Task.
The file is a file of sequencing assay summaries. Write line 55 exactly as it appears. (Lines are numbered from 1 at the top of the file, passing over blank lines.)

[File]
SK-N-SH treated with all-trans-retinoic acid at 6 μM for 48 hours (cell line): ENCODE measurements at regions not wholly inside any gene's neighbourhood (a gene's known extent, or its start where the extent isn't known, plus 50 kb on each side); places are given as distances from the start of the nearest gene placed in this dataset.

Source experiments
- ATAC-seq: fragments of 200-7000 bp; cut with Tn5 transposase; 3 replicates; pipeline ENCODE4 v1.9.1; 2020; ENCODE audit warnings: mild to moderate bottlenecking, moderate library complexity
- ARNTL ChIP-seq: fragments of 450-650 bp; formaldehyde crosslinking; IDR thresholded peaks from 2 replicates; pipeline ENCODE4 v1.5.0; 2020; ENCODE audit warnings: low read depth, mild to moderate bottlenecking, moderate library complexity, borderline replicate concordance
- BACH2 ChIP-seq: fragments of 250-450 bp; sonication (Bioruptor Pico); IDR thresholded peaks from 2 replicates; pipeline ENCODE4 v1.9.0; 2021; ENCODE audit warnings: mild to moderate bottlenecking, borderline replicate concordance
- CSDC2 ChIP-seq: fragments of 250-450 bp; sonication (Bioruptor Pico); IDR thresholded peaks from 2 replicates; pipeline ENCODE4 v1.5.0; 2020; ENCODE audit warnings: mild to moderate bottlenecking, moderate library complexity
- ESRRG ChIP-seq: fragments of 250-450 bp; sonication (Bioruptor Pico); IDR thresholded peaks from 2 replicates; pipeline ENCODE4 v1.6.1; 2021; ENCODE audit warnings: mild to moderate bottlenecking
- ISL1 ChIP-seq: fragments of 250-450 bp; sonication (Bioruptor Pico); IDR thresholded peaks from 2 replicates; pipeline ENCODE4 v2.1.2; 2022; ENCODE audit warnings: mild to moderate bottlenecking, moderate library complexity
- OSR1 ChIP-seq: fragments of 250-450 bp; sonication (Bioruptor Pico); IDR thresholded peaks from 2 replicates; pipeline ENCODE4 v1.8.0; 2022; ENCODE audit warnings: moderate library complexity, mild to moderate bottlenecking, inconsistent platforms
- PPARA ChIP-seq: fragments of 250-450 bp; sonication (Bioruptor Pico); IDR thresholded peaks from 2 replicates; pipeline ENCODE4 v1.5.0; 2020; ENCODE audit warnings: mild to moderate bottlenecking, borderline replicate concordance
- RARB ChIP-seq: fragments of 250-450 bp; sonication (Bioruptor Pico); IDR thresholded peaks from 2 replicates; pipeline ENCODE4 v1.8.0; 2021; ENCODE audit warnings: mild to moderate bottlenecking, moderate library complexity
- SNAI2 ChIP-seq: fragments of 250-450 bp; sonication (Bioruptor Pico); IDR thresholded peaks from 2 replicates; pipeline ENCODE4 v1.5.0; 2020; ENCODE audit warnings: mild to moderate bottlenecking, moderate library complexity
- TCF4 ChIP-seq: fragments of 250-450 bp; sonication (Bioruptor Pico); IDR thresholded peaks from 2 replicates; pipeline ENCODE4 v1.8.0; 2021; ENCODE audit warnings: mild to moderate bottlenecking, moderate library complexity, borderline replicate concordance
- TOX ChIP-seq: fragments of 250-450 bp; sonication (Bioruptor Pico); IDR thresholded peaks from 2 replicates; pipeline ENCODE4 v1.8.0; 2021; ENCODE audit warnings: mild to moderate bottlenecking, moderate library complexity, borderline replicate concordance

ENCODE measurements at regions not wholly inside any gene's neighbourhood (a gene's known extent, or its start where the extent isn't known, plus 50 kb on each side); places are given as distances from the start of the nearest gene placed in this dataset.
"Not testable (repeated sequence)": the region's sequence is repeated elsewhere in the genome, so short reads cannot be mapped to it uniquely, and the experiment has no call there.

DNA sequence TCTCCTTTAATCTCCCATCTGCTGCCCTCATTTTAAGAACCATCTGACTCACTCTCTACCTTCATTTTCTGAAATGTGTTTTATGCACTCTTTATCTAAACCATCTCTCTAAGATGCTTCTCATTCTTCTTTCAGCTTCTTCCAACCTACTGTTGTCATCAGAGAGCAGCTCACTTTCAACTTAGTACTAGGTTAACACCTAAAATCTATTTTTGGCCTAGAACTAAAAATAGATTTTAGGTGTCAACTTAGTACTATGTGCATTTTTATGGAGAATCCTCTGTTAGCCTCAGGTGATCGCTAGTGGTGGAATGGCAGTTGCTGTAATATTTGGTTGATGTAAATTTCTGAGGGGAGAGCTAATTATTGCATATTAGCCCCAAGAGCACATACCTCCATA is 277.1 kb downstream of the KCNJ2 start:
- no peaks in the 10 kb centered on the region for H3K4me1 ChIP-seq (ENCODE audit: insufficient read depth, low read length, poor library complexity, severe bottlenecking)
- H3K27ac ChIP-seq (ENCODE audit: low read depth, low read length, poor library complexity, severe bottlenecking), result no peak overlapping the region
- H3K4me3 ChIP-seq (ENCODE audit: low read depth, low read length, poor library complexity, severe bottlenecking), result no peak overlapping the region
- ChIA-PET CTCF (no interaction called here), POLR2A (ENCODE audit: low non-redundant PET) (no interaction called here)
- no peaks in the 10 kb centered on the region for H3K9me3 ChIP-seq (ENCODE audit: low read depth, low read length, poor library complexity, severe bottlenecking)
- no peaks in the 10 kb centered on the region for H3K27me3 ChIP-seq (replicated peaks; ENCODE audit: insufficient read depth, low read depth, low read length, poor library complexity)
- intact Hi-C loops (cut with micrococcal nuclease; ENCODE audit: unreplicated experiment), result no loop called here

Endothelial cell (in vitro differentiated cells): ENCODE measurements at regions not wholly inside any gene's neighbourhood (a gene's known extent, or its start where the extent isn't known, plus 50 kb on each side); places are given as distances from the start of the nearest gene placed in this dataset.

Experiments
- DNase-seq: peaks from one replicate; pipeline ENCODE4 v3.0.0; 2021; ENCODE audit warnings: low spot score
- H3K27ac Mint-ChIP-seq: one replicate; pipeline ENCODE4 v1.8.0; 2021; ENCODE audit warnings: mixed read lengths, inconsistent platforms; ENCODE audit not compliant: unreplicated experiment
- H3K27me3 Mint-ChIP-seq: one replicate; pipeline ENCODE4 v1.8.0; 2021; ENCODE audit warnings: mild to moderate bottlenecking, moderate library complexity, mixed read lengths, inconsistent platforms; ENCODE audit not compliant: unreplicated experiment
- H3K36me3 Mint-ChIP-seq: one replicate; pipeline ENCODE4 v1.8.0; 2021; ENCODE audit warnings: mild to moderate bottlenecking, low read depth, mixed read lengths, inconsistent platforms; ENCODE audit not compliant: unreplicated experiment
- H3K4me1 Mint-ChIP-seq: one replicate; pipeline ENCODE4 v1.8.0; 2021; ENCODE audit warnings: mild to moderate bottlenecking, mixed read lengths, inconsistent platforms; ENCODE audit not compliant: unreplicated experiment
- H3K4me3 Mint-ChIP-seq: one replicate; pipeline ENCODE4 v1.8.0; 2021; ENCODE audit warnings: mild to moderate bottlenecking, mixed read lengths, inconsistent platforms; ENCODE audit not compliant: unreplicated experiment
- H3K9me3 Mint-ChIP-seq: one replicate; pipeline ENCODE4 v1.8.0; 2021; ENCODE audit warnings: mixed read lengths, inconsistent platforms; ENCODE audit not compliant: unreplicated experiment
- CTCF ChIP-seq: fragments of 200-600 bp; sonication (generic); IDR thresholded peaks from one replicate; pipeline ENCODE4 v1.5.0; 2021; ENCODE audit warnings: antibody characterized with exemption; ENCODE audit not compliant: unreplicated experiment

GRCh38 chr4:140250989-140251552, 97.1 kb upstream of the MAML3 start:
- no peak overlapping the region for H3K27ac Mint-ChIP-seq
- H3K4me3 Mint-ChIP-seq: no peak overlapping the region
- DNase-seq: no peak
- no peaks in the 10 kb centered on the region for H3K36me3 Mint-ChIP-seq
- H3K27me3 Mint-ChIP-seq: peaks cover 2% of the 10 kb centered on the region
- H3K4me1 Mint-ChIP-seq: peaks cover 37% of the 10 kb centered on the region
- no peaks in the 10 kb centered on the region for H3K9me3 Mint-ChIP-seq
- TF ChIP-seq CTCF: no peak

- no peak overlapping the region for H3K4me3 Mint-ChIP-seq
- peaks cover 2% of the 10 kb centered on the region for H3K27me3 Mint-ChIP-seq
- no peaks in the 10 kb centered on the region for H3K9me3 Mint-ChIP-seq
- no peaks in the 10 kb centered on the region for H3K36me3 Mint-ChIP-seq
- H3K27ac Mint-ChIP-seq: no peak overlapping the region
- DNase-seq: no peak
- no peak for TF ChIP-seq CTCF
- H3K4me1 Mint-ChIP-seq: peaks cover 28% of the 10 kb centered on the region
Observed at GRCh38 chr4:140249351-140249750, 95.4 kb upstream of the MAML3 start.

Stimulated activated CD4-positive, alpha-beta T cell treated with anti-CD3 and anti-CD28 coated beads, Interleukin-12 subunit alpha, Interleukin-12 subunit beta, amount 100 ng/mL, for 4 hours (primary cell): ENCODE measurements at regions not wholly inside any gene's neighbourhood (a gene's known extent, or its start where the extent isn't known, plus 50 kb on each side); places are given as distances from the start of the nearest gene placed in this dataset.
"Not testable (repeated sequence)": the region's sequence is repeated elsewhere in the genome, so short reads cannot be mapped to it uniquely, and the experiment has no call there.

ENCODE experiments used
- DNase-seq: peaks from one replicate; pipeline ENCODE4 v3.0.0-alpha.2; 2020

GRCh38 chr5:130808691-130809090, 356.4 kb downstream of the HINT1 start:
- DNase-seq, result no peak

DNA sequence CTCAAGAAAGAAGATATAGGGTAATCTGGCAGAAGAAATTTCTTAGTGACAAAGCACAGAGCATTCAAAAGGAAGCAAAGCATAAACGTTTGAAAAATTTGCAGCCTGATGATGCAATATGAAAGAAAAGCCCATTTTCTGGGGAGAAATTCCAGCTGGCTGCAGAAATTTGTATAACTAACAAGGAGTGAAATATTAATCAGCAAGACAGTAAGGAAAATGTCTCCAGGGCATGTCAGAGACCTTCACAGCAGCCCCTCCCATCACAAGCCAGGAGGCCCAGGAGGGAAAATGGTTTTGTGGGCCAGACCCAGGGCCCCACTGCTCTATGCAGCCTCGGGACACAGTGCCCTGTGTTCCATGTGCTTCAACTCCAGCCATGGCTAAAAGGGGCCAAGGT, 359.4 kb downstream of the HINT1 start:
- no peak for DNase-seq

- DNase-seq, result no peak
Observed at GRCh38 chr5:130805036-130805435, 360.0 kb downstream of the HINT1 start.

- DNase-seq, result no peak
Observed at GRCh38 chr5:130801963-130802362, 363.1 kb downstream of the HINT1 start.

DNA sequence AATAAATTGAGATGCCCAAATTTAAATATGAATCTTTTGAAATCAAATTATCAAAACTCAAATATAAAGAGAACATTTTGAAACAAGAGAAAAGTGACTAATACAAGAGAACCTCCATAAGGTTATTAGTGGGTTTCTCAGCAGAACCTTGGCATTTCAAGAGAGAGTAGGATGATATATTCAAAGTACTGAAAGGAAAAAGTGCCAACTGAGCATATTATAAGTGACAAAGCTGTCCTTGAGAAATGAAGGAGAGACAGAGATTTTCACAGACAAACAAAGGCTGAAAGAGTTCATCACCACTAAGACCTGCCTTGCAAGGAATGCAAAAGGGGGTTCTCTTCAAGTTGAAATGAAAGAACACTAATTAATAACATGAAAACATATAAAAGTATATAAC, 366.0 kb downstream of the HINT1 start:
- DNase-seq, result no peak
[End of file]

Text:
ENCODE experiments used